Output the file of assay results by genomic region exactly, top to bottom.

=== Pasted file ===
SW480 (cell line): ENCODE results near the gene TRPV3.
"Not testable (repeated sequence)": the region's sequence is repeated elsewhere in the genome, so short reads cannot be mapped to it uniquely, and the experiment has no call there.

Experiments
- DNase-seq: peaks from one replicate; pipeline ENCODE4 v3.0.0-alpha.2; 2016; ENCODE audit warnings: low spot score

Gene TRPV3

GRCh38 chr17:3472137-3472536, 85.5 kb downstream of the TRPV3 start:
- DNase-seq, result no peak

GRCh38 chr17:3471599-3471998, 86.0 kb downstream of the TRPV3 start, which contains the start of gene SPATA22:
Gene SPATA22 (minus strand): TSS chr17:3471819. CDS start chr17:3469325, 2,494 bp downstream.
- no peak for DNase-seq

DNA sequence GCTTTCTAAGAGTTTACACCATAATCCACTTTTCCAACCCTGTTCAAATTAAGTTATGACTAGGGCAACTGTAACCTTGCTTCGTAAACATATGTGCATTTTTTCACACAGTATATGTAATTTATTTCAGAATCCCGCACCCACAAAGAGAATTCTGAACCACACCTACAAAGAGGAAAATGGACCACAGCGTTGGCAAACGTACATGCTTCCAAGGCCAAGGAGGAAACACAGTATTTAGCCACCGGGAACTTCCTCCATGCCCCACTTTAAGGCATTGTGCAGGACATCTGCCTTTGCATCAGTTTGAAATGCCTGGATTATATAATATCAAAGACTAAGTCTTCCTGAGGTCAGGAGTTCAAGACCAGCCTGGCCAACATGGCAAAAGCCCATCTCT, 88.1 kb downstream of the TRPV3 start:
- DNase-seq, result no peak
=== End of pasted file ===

SW480 (cell line): ENCODE results near the gene TRPV3.
"Not testable (repeated sequence)": the region's sequence is repeated elsewhere in the genome, so short reads cannot be mapped to it uniquely, and the experiment has no call there.

Experiments
- DNase-seq: peaks from one replicate; pipeline ENCODE4 v3.0.0-alpha.2; 2016; ENCODE audit warnings: low spot score

Gene TRPV3

GRCh38 chr17:3472137-3472536, 85.5 kb downstream of the TRPV3 start:
- DNase-seq, result no peak

GRCh38 chr17:3471599-3471998, 86.0 kb downstream of the TRPV3 start, which contains the start of gene SPATA22:
Gene SPATA22 (minus strand): TSS chr17:3471819. CDS start chr17:3469325, 2,494 bp downstream.
- no peak for DNase-seq

DNA sequence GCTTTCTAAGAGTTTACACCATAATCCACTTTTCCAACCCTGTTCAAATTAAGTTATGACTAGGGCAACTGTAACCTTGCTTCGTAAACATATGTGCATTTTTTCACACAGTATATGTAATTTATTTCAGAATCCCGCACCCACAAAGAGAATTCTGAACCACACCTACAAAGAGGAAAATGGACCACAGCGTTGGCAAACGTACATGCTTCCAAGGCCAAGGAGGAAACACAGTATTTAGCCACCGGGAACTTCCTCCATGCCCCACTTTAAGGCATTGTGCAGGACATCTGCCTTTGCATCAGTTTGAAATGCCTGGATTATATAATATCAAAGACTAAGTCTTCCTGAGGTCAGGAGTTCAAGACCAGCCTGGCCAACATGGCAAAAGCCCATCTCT, 88.1 kb downstream of the TRPV3 start:
- DNase-seq, result no peak